Read the third reason here: 3 reasons why downsizing isn’t just for empty-nesters.

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DAYNA WILSON: As a real estate agent I have been working with homebuyers and sellers throughout the East Bay communities of Layfayette, Moraga, Orinda and Walnut Creek since 2009. As a Certified Senior Housing Professional (CSHP) , I have special knowledge about everything from reverse mortgages to the importance of universal design. I can tap into my network and put you in touch with my team of qualified home inspectors, movers, attorneys, CPAs, organizers and other experts. I have all the resources and knowledge to simplify the transaction and eliminate the anxiety of selling your home.

Call me today to talk about your real estate concerns. I’m here to listen: 925.788.6582

Moving Mom Monday: Moving a Parent to Assisted Living – 12 Strategies to Ease the Transition

Mother and Daughter at Assisted Living Facility

In the article Moving a Parent to Assisted Living: 12 Strategies to Ease the Transition, author Liz O’Donnell writes that moving a parent, even a willing one, into assisted living, or any senior living facility, is fraught with emotion:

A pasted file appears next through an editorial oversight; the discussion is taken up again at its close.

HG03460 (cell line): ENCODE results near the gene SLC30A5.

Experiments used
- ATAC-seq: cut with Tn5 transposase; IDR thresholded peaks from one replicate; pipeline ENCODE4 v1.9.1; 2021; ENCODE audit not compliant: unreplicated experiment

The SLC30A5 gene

“Your parents may mourn the loss of their younger years, their independence, the home they built. They could be scared about aging, making new friends, finding their way in a new place.

You may be mourning all of those things too. You may second-guess your decision. Did we act too quickly? Overreact? Wait too long? And you will feel guilt. Guilt is inevitable. Know that all of these feelings are normal and don’t need to last forever.”

12 strategies to keep in mind as you make the transition:

1. Give it time. Senior living experts say it typically takes between three and six months for someone to adjust to assisted living. That’s an average. It might be quicker; it may take longer. Stay focused on the reasons you made the decision (safety, health, security, sanity). Keeping the big picture in mind will help you through the rough patches.